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Fostering Democratic Ownership: A Capacity Development Perspective

Discussion Paper 103

February 2011

Hauck, V. and T. Land. 2011. Fostering Democratic Ownership: A capacity development perspective (Discussion Paper 103). Maastricht: ECDPM.

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Background

The concept of Democratic Ownership is in this paper understood as embracing a view of state-society relationships founded on the participation of all actors in policymaking, development planning, implementation and review. Civic voices should be able to express themselves and citizens should have access to resources and information, and also be active in implementation, monitoring and evaluation.

Legitimate governance mechanisms and institutions for decision-making and domestic accountability are necessary to build Democratic Ownership, including an independent court of auditors and media, parliaments and elected representatives, civil society organisations and local communities. Such mechanisms create ‘feedback loops’ at various levels to help the system perform better for the overall benefit of society.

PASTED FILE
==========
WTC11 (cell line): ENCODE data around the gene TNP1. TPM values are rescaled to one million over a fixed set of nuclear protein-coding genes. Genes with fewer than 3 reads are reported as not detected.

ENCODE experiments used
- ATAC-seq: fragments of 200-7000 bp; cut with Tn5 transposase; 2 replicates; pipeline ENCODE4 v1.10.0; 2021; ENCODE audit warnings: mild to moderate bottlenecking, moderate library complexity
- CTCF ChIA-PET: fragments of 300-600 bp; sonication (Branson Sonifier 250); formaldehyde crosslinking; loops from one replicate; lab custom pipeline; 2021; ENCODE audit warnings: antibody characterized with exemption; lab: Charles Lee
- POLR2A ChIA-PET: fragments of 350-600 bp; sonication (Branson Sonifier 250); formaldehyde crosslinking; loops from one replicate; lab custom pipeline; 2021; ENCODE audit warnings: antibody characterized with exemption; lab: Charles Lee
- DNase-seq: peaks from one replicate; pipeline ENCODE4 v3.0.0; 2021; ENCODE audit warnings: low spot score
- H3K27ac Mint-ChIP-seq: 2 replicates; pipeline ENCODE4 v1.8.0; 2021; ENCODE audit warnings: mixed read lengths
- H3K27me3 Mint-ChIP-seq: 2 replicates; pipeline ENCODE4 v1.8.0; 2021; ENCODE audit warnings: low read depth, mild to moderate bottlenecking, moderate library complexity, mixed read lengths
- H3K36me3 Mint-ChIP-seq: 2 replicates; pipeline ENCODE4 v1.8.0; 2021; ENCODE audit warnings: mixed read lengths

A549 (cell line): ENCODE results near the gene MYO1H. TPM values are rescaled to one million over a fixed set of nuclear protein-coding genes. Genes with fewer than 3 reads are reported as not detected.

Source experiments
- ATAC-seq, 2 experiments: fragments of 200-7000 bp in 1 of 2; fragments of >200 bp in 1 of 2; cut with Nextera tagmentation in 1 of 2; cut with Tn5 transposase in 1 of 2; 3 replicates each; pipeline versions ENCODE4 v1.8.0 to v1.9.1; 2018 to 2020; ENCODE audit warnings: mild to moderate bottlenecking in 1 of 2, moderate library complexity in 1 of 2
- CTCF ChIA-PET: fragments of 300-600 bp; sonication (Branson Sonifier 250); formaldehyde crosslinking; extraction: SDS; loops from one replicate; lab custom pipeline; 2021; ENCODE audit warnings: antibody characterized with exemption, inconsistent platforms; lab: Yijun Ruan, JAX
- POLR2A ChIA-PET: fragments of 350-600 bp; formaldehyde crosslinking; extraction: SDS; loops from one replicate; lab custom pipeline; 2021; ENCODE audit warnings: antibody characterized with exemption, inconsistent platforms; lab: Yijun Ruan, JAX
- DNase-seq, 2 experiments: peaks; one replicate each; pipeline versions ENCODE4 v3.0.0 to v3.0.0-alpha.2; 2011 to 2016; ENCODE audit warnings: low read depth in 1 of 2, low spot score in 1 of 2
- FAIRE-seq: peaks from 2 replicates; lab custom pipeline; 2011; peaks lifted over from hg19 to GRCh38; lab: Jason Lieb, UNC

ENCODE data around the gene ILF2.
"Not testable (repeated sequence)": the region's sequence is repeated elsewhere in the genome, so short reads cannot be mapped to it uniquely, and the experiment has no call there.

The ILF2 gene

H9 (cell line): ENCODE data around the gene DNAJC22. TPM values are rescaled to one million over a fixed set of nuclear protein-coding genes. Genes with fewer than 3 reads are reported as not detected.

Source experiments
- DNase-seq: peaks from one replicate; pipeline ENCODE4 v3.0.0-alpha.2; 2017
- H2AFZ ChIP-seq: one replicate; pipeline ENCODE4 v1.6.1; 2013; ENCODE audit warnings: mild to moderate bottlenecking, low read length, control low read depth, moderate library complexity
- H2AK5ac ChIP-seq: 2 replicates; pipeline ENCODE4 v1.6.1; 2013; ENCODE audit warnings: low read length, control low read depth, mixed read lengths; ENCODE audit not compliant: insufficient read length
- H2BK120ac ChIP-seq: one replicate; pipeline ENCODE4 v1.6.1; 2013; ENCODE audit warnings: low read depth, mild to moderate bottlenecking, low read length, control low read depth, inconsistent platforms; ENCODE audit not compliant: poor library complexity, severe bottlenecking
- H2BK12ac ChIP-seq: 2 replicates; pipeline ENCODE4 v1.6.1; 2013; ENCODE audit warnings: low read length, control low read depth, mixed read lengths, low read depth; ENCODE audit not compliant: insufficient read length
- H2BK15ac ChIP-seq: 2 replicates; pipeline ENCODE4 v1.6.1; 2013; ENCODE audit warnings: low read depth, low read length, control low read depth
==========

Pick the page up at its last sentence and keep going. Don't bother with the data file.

Government and civil society ideally define the priorities for national development in a mutual and interactive process, that is framed by a democratic process. This entails an understanding of Democratic Ownership that embraces the voice of a broad set of stakeholders and thereby extends beyond formal government ownership and the electoral process that puts a government in power. It also means that civil society actors are given the opportunity to engage in the development process independently of what the state sets out, but that this engagement takes place within the parameters set by a jointly shaped overall national policy framework and institutional set-up.

Key Purpose of ECDPM Study

This paper reflects on how external partners can broaden and deepen their support for Democratic  Ownership in the context of international development cooperation. The rationale for the paper springs from a general reflection on how to enable developing countries to foster Democratic Ownership by respecting and observing capacity development principles. The paper sets out a perspective that regards the processes associated with the emergence of Democratic Ownership as an essentially endogenous capacity development processes.

Key Findings of ECDPM

The paper argues that capacity development insights relating to emergence and change management, founded within complexity and systems thinking, offer avenues for external change agents in more effectively supporting Democratic Ownership.

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Economic Transformation and TradeDiscussion Papers (series)ResearchCapacity development